Victimisation in the workplace

Victimisation in the workplace

Victimisation in the workplace

Over three quarters of South African employees indicate that they have been on the receiving end of victimising behaviour at work.

This while the Labour Relations Act safeguards the rights of employees and bestows a duty on the employer to protect employees against harassment and other unacceptable behaviour. Arm yourself with knowledge, and call on the law to stop any such behaviour against you.

Definition of victimisation

A broad definition of victimisation is “to punish or discriminate against selectively or unfairly”.

The Labour Relations Act (LRA) of 1995 does not define victimisation in the workplace exactly but deals with it rather more broadly by legislating unfair practices such as unfair discrimination, forced resignations and unfair dismissals.

Dr Ivan Israelstam, a labour expert, defines workplace victimisation as “targeted mistreatment carried out for a specific reason”. He quotes the example of an employer overloading one of its employees with work in order to force him or her to resign, which would be seen as victimisation under the LRA.

More examples of victimisation may include the following:

  • Preventing employees from joining trade unions
  • Attempting to bribe employees or prejudicing them to avoid or halt lawful trade union activity
  • Unfair promotion, demotion, discipline or training of an employee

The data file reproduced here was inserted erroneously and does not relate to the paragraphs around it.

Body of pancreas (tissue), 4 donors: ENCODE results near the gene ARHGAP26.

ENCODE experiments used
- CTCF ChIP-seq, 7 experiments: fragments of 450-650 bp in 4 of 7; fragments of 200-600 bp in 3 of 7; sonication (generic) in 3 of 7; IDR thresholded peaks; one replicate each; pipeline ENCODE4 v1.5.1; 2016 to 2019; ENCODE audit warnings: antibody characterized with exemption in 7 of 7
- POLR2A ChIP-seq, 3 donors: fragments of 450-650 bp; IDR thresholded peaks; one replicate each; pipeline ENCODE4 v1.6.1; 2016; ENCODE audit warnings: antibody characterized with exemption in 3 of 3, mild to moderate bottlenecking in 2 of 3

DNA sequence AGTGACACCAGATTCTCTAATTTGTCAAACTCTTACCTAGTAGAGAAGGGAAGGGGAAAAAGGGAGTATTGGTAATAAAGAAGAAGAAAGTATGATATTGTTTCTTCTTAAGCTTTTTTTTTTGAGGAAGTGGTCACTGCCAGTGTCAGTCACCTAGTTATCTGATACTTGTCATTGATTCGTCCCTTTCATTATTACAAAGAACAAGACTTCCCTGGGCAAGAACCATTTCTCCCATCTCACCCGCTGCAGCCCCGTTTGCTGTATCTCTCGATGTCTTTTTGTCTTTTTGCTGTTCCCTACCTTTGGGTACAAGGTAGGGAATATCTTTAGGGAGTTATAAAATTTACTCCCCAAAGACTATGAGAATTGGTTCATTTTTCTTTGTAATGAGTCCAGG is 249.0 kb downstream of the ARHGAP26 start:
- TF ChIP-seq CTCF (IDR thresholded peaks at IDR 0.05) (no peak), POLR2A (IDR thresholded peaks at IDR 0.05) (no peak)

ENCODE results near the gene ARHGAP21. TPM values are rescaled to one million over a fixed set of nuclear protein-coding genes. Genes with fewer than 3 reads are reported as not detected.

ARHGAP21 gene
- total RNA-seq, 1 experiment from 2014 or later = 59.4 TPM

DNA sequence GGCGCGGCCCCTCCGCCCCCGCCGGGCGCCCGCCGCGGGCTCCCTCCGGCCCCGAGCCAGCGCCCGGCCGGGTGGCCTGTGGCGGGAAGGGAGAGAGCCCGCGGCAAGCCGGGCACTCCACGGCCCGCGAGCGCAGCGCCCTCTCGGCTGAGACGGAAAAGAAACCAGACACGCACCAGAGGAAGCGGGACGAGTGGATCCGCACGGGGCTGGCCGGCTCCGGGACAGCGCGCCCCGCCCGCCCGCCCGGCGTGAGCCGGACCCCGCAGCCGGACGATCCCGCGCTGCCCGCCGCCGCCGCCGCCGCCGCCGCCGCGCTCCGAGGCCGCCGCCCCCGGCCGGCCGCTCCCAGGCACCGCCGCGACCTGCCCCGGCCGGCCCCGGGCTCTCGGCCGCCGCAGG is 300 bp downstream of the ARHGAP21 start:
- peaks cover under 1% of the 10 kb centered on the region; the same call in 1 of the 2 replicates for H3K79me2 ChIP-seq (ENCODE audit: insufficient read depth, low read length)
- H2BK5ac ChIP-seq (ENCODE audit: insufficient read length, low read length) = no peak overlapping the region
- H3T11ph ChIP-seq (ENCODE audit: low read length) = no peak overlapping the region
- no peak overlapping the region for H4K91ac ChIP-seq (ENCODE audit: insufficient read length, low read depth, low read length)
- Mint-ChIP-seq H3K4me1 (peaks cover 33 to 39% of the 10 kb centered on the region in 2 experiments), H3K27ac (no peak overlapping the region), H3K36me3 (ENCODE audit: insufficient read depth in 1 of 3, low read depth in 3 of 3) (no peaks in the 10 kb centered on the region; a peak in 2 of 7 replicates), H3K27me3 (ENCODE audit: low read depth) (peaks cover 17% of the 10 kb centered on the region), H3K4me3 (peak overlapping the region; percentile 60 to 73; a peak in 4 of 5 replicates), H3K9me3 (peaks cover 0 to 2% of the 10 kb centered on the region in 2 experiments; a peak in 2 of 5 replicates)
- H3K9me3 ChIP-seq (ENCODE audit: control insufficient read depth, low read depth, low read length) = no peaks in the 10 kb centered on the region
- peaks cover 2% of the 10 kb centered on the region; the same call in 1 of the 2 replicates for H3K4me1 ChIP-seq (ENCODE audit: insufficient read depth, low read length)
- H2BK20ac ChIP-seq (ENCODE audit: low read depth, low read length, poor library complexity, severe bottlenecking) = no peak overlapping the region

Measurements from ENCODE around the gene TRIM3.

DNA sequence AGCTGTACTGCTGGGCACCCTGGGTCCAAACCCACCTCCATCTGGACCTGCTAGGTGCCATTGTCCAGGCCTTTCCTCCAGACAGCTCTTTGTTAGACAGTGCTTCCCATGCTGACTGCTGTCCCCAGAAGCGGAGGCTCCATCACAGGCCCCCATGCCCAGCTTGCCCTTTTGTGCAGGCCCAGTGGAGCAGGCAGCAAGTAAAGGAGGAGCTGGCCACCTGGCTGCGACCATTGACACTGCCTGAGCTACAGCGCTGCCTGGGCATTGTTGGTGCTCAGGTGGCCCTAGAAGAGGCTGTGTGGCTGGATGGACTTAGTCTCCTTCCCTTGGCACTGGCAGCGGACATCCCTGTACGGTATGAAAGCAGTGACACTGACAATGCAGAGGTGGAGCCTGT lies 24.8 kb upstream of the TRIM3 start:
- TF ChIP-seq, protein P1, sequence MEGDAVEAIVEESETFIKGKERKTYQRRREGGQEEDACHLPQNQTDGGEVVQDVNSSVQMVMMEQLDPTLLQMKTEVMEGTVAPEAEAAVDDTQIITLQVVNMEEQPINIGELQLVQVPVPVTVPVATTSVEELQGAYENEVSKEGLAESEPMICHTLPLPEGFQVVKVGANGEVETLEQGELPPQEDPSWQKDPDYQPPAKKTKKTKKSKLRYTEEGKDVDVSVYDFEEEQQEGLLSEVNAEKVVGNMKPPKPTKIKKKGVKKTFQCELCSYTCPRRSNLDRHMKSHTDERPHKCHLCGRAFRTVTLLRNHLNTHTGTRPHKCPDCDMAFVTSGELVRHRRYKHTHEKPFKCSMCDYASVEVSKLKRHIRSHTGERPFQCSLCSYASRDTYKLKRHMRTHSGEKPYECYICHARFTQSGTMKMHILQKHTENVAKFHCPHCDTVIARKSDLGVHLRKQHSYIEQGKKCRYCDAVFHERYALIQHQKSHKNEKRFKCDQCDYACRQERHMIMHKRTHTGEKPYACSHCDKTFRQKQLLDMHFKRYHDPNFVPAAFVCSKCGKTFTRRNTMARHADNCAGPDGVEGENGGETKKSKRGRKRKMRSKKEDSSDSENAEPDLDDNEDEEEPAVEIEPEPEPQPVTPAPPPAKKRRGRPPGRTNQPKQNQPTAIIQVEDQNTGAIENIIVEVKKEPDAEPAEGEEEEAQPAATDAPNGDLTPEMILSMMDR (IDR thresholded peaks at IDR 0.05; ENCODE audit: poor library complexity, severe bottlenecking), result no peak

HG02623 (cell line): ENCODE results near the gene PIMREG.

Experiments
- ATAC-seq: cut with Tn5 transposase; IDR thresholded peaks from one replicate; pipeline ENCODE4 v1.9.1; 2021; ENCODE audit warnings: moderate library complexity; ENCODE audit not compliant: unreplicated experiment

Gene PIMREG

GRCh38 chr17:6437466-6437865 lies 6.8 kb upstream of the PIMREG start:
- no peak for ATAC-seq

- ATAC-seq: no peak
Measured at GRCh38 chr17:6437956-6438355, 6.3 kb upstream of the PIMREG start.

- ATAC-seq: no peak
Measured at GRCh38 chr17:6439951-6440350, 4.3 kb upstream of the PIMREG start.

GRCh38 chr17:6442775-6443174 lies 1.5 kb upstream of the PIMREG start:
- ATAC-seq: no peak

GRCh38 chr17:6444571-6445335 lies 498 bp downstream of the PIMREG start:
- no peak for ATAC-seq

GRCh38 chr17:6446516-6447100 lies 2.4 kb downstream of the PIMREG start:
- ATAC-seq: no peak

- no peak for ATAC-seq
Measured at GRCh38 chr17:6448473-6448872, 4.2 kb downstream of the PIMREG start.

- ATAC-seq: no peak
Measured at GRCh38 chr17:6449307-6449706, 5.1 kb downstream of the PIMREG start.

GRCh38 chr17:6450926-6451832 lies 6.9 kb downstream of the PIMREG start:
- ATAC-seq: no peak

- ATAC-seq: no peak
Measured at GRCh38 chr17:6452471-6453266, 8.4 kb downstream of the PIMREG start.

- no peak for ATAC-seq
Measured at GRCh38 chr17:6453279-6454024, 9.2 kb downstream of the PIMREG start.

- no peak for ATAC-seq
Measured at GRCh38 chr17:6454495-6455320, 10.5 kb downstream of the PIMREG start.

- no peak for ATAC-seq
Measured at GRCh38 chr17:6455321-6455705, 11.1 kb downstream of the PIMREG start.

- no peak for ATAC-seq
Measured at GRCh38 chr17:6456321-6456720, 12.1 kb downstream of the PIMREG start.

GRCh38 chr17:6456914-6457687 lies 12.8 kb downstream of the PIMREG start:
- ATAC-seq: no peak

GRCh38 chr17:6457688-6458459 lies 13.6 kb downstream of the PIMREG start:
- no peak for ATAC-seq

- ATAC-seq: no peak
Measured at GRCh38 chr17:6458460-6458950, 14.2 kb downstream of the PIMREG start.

• Swearing or use of vulgar or abusive language
  • Picking on an employee
  • Spreading malicious rumours
  • Insulting or degrading an employee
  • Unfair discrimination or harassment.


If you find yourself in a situation where you feel you are being victimised, do as follows:

  • Keep notes of all incidents. Include the date, the time, the nature of the incident and also the names of any witnesses to the incident
  • Confront the person, making a formal demand that the perpetrator stop all unacceptable behaviour. Confrontation can be done through management, the EWP and/or with the help of a union representative
  • In the formal demand, state that if the perpetrator does not cease the victimising behaviour, the victim will refer the matter to the Council for Conciliation, Mediation and Arbitration (CCMA)
  • Also state that if a hearing at the CCMA fails to stop the unacceptable behaviour, the matter will be taken to the Labour Court.